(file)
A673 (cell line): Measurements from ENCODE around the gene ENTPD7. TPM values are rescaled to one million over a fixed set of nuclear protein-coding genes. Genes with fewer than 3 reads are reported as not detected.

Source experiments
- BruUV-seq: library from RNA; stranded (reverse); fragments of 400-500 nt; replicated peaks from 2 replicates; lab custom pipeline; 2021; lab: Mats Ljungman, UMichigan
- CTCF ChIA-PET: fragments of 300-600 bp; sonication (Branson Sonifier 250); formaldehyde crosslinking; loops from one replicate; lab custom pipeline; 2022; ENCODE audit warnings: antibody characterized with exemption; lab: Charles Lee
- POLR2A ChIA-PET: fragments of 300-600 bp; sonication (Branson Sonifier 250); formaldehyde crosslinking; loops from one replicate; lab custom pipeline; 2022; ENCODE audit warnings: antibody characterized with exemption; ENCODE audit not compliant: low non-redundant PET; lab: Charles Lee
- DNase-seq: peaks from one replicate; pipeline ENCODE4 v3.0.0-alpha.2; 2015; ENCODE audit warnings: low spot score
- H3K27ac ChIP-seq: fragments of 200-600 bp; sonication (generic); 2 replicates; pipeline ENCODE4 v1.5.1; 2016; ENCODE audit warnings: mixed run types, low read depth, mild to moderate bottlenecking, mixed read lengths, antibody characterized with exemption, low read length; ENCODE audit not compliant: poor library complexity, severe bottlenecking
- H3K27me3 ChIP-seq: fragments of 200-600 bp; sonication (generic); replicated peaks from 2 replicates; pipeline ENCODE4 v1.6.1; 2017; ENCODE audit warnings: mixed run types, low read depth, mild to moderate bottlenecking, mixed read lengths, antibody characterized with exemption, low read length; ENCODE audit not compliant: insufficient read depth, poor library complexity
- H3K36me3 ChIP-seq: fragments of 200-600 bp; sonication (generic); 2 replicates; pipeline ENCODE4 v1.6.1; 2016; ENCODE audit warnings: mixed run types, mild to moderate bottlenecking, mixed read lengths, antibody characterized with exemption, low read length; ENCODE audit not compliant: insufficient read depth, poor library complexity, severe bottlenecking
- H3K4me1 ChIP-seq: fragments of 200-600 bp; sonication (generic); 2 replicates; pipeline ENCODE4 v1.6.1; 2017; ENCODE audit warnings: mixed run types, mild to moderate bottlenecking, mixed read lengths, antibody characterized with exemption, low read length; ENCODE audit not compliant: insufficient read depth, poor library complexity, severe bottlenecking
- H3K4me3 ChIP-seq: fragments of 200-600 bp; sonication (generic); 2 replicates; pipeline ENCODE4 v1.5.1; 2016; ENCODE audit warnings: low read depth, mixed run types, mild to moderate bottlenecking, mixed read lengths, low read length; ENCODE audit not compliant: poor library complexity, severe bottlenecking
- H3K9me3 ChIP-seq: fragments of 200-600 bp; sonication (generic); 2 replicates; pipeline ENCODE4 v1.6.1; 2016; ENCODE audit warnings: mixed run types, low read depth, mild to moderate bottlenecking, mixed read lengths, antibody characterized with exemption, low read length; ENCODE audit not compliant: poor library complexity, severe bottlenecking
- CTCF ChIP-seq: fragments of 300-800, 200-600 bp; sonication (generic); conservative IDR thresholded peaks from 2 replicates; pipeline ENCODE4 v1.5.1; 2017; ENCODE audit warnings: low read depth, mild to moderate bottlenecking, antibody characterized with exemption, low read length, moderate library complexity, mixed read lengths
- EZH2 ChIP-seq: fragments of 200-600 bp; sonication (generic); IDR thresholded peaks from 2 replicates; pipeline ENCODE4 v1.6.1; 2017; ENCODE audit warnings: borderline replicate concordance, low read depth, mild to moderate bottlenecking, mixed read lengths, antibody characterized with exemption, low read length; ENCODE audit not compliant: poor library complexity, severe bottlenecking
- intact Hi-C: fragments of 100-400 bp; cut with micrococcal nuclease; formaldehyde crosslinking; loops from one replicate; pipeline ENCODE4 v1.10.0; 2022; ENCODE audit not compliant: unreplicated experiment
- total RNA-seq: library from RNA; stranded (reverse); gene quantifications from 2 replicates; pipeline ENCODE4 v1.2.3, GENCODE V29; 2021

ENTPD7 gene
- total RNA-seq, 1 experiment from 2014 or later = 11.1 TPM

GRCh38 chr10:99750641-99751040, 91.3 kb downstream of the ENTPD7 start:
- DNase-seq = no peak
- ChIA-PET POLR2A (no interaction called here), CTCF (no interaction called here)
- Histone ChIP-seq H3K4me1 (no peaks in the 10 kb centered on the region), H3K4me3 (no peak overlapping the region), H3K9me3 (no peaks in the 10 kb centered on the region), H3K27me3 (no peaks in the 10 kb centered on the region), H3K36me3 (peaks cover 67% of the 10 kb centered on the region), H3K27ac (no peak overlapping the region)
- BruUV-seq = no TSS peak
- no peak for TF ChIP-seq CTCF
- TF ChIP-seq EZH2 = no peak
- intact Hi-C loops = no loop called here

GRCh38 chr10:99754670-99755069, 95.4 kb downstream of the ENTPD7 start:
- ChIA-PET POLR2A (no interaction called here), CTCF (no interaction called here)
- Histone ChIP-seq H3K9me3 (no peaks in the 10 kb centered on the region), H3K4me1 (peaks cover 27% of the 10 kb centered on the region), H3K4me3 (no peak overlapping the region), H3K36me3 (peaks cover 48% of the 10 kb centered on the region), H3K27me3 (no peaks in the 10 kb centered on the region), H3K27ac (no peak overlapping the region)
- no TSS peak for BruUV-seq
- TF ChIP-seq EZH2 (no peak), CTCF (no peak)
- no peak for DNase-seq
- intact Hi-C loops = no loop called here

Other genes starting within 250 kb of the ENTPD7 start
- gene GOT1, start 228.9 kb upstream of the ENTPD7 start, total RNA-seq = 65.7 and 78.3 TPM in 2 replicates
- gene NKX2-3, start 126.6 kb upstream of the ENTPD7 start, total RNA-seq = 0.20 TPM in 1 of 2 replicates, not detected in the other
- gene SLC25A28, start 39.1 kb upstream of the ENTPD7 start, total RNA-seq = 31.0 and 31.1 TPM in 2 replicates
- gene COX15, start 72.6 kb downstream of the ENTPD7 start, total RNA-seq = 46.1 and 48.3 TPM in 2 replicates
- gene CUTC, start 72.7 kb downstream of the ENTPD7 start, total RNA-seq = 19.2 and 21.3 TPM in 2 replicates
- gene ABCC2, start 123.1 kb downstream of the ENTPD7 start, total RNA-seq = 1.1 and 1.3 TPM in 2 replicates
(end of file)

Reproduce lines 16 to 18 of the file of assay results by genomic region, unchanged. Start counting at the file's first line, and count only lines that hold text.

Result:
- total RNA-seq: library from RNA; stranded (reverse); gene quantifications from 2 replicates; pipeline ENCODE4 v1.2.3, GENCODE V29; 2021

ENTPD7 gene
- total RNA-seq, 1 experiment from 2014 or later = 11.1 TPM